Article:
Details of Abacha’s blood-curdling heavy handedness have since been made public by key operatives of that regime, inclusive of Abacha’s chief security officer, Hamza al-Mustapha, and “Sergeant Rogers”; therefore I wouldn’t task my readers with the tedium of a tale told twice. But the question that is worth asking time and again is: why did Buhari’s purported integrity and incorruptibility not compel him to bear on Abacha to justly release Abacha from detention and confer on him the legitimate trophy? It was the most logical thing to do at the time, all the more so for the self-righteous. Leaders across the world had pleaded with Abacha to release Abiola to no avail. Pope John Paul, then octogenarian head of the Catholic Church, undertook a trip to Nigeria to lend his voice to the plea, yet Abacha didn’t change his stance. It is therefore doubly bewildering that Buhari couldn’t for a moment publically find his voice in pursuit of justice for an innocent compatriot who languished in detention, and eventually died.
Could Abacha also have been impervious to Buhari’s righteous counsel in private? The man of integrity has not winked the world any hint to the answer of that very pregnant question. Neither have I chanced on a copy of John Paden’s biography of Muhammadu Buhari to assuage my curiosity. In the off chance that the biography didn’t address the question, then it is fair to expect that Buhari’s memoirs would robustly deal with the subject; otherwise the Daura born general would forever remain a curious quantity to many.
Wouldn’t it be nice to get an idea of Abiola’s impression of his posthumous award? If you think it is, then consider this. I once had a firsthand impression of the great philanthropist a year or so before he entered the presidential race. Nigerian Academy of Science (NAS) was inducting him and another distinguished Nigerian at its annual dinner holding in the Ikeja Sheraton Hotel, Lagos. Abiola arrived the venue about an hour into the programme, accompanied by his bronze complexioned wife, Auntie Doyin. He had the honour to respond on behalf of the inductees. Profusely apologizing for his late arrival, Abiola informed the audience that he and his wife have had to practically tear themselves off their previous engagement to attend the prestigious NAS ceremony, as, in his words, “attendance of such ceremonies cannot be delegated…”. After the annulment of the June 12th election results, Abiola was credited with many quotable quotes, among which was a modified version of his NAS induction introductory remarks: You cannot give a man a haircut in his absence.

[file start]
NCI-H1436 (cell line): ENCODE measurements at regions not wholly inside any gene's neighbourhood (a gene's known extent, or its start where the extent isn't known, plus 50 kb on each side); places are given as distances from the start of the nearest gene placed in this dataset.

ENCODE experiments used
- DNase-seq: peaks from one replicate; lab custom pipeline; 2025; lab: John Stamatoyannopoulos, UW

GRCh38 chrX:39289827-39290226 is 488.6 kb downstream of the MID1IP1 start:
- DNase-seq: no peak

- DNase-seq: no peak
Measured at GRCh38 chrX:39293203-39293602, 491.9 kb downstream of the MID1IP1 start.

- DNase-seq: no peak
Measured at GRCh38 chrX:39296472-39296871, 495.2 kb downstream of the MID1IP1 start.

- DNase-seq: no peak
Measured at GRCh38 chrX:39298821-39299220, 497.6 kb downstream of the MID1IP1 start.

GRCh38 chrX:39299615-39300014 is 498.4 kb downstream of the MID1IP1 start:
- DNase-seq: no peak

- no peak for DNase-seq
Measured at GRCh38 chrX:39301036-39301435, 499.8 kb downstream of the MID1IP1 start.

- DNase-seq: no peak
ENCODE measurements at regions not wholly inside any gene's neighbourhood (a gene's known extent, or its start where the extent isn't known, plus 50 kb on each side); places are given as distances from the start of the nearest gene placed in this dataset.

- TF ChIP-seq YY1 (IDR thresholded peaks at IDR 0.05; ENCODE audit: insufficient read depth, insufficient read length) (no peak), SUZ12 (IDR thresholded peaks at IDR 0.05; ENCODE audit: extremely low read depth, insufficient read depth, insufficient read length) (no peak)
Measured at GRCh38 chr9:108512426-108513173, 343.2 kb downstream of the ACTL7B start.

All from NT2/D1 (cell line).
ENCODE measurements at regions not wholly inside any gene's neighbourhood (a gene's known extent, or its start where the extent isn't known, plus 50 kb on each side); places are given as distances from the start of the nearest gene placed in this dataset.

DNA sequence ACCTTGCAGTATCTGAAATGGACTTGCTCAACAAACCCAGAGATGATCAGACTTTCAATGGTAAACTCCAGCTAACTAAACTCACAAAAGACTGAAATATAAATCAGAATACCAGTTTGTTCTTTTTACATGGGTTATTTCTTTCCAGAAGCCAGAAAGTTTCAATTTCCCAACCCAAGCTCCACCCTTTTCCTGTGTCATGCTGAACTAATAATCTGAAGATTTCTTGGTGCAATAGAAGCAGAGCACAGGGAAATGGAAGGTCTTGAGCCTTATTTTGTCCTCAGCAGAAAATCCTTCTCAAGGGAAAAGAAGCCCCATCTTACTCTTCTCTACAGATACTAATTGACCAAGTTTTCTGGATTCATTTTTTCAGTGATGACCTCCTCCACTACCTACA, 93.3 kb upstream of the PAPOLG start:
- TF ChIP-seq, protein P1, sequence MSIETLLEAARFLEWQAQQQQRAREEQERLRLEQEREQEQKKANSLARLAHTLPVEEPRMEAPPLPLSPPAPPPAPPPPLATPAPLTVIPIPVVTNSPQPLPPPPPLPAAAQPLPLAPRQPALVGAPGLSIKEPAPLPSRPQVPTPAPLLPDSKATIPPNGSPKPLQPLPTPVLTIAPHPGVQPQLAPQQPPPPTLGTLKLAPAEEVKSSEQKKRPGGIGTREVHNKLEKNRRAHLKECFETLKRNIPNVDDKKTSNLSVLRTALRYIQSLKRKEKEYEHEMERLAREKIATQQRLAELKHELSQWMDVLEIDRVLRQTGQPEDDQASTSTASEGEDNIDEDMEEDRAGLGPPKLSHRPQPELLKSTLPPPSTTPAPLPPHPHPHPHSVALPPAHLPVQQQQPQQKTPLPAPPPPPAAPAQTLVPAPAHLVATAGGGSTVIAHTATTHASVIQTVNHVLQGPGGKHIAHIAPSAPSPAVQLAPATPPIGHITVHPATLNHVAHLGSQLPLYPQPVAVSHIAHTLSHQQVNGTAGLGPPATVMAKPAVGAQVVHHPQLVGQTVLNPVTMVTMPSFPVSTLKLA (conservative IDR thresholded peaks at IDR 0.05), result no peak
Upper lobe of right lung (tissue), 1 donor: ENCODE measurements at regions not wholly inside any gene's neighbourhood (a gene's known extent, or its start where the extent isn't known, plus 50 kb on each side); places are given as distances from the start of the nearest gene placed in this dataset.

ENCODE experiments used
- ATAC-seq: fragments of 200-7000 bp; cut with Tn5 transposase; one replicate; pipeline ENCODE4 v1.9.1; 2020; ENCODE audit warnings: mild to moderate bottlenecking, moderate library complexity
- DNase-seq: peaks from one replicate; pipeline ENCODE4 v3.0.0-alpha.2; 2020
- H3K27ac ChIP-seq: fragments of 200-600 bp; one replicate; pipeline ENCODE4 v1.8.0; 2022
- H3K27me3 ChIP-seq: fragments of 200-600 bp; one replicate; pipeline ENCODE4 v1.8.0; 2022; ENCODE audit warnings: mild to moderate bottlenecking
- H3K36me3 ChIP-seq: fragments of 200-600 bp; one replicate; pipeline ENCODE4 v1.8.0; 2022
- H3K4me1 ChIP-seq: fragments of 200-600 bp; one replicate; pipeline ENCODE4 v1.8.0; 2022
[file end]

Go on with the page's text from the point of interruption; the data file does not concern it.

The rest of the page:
Surely, many couldn’t have agreed more with MKO; the man would have preferred the honour of discharging the mandate, which millions of Nigerians freely handed to him; he had made a sing-song of that point during the presidential debates. It was the last wish of a materially accomplished man; but he was sadistically denied. Furthermore, we could well imagine that Buhari’s contemptuous disregard for both the legislature and the judiciary, in addition to his despotic disposition to constructive criticisms in the Fourth republic would vividly rekindle Abiola’s memories of the stillborn Third republic. Therefore, it is safe to conclude that Buhari’s posthumous award to Nigeria’s president that never was could hardly be of any consequence to the man; but an apology is desperately due. The posthumous honour is at best an opportunistic humuor to the late larger-than-life southwestern politician with an eye on 2019.
Afam Nkemdiche is engineering consultant, wrote from Abuja